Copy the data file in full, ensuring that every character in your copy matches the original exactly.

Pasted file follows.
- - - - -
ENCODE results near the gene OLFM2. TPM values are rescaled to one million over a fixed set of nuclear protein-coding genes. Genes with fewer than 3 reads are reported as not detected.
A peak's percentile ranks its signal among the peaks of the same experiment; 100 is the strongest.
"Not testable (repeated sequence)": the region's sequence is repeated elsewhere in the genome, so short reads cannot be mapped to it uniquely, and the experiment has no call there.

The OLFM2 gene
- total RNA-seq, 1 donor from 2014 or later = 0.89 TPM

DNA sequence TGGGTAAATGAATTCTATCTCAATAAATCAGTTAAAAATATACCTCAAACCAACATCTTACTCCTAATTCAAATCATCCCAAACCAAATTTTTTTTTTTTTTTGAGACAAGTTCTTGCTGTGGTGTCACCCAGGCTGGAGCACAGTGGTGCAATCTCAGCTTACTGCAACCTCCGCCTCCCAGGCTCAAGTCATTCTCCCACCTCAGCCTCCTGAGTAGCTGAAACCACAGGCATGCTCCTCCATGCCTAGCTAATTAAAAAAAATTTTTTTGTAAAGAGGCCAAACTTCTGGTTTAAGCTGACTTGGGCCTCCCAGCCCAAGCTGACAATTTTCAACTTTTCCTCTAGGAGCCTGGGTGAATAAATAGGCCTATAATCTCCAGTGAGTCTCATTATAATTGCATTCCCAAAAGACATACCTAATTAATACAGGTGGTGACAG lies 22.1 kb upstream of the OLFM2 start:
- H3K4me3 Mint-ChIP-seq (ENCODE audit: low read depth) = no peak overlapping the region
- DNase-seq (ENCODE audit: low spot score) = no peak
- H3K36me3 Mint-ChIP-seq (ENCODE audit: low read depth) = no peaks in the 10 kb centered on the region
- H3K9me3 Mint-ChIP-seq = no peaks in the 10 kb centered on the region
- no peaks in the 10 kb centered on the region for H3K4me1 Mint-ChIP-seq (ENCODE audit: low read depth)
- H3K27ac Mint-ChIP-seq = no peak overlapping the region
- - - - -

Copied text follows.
ENCODE results near the gene OLFM2. TPM values are rescaled to one million over a fixed set of nuclear protein-coding genes. Genes with fewer than 3 reads are reported as not detected.
A peak's percentile ranks its signal among the peaks of the same experiment; 100 is the strongest.
"Not testable (repeated sequence)": the region's sequence is repeated elsewhere in the genome, so short reads cannot be mapped to it uniquely, and the experiment has no call there.

The OLFM2 gene
- total RNA-seq, 1 donor from 2014 or later = 0.89 TPM

DNA sequence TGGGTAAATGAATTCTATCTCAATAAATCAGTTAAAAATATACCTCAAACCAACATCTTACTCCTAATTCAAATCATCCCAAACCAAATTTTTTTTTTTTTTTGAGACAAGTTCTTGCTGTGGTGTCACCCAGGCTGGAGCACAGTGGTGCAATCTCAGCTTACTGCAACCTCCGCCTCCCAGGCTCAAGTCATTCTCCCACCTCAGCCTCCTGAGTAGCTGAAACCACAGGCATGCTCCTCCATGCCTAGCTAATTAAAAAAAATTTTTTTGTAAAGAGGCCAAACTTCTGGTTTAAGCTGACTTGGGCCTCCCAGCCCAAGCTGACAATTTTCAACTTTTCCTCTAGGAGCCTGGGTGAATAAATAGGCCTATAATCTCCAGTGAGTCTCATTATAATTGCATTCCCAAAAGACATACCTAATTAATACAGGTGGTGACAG lies 22.1 kb upstream of the OLFM2 start:
- H3K4me3 Mint-ChIP-seq (ENCODE audit: low read depth) = no peak overlapping the region
- DNase-seq (ENCODE audit: low spot score) = no peak
- H3K36me3 Mint-ChIP-seq (ENCODE audit: low read depth) = no peaks in the 10 kb centered on the region
- H3K9me3 Mint-ChIP-seq = no peaks in the 10 kb centered on the region
- no peaks in the 10 kb centered on the region for H3K4me1 Mint-ChIP-seq (ENCODE audit: low read depth)
- H3K27ac Mint-ChIP-seq = no peak overlapping the region